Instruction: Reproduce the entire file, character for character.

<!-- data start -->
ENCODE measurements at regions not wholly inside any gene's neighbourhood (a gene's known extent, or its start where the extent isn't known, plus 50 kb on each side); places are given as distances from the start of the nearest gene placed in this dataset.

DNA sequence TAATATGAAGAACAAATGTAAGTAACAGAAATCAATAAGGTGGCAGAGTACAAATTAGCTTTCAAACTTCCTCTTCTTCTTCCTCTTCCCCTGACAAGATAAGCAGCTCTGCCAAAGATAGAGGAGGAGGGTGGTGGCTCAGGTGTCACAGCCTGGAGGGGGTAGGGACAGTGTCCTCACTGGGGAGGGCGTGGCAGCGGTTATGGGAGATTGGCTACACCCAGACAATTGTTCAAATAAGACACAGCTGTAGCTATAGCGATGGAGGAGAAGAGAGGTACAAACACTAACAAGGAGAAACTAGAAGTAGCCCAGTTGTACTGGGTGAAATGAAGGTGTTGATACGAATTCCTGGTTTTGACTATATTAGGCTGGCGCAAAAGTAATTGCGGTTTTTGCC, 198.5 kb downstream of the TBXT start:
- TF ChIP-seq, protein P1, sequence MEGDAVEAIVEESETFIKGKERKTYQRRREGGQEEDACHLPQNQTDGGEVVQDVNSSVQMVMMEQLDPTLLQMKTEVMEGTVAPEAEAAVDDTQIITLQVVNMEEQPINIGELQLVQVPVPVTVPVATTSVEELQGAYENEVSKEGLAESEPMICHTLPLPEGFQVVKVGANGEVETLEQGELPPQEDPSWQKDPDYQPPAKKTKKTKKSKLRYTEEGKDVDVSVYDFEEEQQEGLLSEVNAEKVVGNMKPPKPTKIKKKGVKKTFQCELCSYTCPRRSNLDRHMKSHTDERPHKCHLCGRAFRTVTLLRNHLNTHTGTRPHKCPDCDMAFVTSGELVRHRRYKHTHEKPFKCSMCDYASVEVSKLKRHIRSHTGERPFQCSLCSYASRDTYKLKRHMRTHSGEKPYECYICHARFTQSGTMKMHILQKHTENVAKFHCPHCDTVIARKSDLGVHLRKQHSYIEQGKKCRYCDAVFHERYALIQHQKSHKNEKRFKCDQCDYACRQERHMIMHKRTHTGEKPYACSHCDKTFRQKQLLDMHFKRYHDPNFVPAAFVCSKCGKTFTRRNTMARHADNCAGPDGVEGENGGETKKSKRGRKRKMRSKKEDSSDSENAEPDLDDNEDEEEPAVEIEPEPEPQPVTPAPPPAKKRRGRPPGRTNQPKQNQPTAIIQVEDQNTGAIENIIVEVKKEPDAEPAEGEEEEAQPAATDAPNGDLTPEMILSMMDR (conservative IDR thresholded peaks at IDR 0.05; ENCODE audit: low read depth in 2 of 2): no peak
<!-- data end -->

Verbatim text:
ENCODE measurements at regions not wholly inside any gene's neighbourhood (a gene's known extent, or its start where the extent isn't known, plus 50 kb on each side); places are given as distances from the start of the nearest gene placed in this dataset.

DNA sequence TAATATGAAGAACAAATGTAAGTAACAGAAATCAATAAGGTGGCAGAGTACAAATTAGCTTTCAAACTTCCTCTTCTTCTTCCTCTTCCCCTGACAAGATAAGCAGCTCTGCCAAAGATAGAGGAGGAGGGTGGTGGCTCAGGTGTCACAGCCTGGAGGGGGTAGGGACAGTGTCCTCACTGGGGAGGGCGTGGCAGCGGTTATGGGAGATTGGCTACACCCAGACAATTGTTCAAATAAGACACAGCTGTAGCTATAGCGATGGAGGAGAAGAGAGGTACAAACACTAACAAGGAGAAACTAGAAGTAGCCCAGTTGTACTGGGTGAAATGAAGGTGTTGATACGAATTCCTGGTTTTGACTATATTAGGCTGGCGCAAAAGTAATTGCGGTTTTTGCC, 198.5 kb downstream of the TBXT start:
- TF ChIP-seq, protein P1, sequence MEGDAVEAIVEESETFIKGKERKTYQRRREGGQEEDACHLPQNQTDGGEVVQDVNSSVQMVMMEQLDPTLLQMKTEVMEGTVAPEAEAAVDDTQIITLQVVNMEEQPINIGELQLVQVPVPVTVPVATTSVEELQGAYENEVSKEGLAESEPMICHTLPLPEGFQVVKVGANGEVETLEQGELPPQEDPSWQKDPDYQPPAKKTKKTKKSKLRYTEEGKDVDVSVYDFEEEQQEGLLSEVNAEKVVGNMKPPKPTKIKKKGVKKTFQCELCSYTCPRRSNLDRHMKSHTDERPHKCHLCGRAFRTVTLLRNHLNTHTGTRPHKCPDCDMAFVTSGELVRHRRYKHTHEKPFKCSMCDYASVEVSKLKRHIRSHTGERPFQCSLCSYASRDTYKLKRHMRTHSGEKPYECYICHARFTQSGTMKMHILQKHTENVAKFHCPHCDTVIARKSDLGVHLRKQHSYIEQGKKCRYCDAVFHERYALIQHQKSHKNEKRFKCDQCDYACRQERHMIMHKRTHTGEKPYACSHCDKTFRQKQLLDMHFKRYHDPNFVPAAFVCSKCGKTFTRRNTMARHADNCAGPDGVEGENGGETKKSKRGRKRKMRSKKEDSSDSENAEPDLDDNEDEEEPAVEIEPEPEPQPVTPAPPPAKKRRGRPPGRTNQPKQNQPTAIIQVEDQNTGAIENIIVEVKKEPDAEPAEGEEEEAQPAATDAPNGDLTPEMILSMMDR (conservative IDR thresholded peaks at IDR 0.05; ENCODE audit: low read depth in 2 of 2): no peak